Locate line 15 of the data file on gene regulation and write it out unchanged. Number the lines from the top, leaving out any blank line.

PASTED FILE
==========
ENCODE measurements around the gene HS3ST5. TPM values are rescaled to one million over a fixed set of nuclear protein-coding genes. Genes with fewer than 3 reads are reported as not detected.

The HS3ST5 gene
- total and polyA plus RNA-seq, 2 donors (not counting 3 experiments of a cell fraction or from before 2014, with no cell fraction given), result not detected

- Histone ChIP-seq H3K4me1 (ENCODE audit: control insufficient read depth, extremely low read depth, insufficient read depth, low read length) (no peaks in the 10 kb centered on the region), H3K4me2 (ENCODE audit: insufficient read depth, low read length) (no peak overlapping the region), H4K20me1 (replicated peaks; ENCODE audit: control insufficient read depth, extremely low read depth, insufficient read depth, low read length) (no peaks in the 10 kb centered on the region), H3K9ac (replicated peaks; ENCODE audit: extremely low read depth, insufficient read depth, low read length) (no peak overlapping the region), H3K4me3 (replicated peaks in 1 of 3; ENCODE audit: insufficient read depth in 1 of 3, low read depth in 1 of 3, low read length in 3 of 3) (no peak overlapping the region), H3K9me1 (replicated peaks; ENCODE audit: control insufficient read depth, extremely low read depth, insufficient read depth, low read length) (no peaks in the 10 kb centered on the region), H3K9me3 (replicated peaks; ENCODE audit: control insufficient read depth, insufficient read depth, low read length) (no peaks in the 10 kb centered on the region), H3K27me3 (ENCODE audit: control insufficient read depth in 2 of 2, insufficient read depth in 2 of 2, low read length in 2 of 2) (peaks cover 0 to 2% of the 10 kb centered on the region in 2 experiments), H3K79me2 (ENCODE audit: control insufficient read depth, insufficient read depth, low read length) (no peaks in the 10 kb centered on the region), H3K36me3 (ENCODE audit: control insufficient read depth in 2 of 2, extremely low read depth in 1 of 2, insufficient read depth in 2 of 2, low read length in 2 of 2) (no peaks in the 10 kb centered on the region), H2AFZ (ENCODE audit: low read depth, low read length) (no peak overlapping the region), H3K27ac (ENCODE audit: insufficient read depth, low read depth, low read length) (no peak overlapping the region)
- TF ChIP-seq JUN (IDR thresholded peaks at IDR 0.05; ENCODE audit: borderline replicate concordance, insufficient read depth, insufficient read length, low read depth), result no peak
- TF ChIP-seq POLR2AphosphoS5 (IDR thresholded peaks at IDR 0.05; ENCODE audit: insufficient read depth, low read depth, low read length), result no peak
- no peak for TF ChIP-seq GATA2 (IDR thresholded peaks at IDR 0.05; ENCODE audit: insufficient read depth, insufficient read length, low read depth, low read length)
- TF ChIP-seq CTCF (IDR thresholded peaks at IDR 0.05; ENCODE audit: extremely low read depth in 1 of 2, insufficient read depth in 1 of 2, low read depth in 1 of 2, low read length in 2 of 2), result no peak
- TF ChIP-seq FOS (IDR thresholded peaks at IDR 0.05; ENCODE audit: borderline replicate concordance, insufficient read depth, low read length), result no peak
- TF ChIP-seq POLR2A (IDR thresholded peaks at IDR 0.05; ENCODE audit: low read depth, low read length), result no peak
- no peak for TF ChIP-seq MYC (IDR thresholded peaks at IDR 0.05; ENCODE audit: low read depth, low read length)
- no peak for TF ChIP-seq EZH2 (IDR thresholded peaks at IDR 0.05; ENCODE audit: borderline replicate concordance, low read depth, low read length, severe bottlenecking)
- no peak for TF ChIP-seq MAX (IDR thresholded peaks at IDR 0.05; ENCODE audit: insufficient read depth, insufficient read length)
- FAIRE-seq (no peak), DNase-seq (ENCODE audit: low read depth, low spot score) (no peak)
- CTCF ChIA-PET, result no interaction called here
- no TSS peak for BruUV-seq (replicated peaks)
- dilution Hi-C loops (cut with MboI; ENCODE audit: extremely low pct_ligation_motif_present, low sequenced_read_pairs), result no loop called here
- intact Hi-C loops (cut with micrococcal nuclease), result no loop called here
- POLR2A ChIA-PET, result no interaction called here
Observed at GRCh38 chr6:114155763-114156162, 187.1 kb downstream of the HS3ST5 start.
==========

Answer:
- CTCF ChIA-PET, result no interaction called here